HealthDay News — The estimated prevalence of using medications with depression as an adverse effect is 37.2 percent, according to a study published in the June 12 issue of the Journal of the American Medical Association.
Dima Mazen Qato, PharmD, MPH, PhD, from the University of Illinois at Chicago, and colleagues analyzed five 2-year cycles of the National Health and Nutrition Examination Survey (2005-2006 through 2013-2014) for use of prescription medications with depression as a potential adverse effect.
The researchers found that 7.6% of the 26,192 adults reported depression. The overall estimated prevalence was 37.2% for use of medications with depression as an adverse effect, which increased from 35.0 to 38.4% from 2005-2006 to 2013-2014. Reported use of three or more concurrent medications with a potential for depression as an adverse effect was estimated at 6.9% in 2005 and 2006 and 9.5% in 2013 and 2014. The number of medications used with depression as a possible adverse effect correlated with increased prevalence of concurrent depression, in analyses excluding antidepressant users. The estimated prevalence of depression was 15 versus 4.7% for those reporting use of 3 or more medications with depression as an adverse effect versus those not using such medications.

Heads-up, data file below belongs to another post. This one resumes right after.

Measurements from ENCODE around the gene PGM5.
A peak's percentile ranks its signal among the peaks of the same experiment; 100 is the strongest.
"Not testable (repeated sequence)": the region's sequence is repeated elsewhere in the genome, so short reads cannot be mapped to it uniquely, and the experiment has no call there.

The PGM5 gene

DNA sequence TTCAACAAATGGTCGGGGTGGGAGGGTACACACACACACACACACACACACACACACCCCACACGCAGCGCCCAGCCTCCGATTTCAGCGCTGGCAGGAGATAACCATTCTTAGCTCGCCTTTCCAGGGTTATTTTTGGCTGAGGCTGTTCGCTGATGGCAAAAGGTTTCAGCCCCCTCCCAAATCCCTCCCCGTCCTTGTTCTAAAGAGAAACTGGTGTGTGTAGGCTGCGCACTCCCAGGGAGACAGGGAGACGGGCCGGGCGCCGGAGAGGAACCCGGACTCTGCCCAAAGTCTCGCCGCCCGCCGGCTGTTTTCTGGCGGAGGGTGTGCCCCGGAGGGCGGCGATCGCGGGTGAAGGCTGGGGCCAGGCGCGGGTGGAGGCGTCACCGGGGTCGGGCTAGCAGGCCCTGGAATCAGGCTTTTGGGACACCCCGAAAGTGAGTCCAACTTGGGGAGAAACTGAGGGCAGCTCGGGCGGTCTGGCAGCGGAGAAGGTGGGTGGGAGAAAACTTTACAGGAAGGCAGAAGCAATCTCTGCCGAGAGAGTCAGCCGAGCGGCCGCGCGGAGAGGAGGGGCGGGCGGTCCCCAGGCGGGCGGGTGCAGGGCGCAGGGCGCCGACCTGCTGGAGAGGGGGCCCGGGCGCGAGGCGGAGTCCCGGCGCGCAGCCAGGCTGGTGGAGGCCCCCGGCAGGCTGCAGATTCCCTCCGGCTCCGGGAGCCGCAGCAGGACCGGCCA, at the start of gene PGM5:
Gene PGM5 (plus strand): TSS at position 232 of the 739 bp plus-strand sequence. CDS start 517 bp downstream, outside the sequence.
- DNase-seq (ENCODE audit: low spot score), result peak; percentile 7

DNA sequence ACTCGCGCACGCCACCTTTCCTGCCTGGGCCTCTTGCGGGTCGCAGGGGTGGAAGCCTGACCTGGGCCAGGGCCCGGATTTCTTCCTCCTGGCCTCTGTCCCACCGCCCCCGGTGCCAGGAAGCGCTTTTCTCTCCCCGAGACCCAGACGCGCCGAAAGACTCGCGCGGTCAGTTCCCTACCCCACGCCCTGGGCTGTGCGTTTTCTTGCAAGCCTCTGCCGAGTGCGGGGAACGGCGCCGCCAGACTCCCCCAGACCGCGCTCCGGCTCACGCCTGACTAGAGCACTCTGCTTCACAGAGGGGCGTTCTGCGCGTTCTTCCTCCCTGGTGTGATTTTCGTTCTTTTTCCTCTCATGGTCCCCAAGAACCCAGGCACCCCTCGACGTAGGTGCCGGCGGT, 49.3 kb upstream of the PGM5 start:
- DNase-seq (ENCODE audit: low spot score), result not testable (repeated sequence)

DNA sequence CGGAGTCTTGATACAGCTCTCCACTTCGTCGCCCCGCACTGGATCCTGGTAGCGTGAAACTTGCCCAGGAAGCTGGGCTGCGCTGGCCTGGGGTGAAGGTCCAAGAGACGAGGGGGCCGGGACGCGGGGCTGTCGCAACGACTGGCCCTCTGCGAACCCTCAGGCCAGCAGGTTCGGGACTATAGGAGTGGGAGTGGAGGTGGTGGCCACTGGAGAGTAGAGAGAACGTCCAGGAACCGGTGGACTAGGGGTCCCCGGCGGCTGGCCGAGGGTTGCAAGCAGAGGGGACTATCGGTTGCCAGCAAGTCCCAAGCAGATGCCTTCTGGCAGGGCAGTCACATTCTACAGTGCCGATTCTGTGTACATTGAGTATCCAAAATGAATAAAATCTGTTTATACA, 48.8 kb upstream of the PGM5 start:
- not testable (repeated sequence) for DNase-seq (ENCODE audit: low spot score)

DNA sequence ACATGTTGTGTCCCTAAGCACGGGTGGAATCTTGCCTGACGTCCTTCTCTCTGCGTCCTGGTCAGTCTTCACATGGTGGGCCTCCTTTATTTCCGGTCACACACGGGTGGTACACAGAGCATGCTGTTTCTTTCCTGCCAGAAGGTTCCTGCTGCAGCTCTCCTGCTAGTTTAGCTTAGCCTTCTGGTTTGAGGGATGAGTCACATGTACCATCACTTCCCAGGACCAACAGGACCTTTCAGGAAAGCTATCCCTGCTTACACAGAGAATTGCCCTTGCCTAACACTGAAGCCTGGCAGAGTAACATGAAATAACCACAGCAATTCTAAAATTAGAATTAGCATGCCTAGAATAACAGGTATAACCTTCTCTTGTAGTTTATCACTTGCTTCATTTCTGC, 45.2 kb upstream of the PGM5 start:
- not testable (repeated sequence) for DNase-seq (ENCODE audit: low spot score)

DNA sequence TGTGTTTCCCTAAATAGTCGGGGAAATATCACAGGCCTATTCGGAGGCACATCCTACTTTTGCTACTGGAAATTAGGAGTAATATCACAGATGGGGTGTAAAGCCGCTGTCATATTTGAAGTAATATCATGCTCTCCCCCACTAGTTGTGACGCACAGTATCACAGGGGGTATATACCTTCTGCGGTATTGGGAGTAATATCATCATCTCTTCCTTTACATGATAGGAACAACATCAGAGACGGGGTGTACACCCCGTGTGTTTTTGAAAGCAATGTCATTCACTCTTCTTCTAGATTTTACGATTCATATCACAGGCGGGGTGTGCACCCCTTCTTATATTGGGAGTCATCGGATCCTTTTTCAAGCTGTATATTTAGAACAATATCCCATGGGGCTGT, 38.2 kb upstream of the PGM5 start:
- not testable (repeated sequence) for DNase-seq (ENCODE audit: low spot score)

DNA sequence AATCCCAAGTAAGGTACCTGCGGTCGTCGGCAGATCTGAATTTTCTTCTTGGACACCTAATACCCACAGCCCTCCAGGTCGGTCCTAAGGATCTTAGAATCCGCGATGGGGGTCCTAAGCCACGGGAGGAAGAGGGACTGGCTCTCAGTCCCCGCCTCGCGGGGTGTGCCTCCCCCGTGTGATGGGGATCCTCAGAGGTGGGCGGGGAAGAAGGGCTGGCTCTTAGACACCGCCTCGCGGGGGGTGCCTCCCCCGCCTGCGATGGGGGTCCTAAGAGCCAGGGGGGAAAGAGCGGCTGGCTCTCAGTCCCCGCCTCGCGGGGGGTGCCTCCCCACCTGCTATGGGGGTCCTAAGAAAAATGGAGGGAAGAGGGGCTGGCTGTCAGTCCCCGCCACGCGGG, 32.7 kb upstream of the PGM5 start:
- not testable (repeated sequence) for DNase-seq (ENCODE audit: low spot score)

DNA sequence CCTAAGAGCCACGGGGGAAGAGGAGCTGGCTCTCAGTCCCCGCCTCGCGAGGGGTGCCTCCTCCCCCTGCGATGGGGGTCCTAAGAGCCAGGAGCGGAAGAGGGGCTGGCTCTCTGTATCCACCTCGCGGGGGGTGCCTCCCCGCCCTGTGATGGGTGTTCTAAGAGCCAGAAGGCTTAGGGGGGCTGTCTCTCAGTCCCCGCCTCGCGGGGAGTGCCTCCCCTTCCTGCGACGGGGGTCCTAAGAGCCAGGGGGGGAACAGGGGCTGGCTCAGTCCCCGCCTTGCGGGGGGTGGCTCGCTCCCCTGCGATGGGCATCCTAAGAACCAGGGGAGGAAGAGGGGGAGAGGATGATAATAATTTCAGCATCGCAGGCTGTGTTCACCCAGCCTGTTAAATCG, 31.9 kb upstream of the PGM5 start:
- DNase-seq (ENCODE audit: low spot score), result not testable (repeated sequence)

“Use of multiple medications was associated with greater likelihood of concurrent depression,” the authors write.
One author disclosed financial ties to the pharmaceutical industry.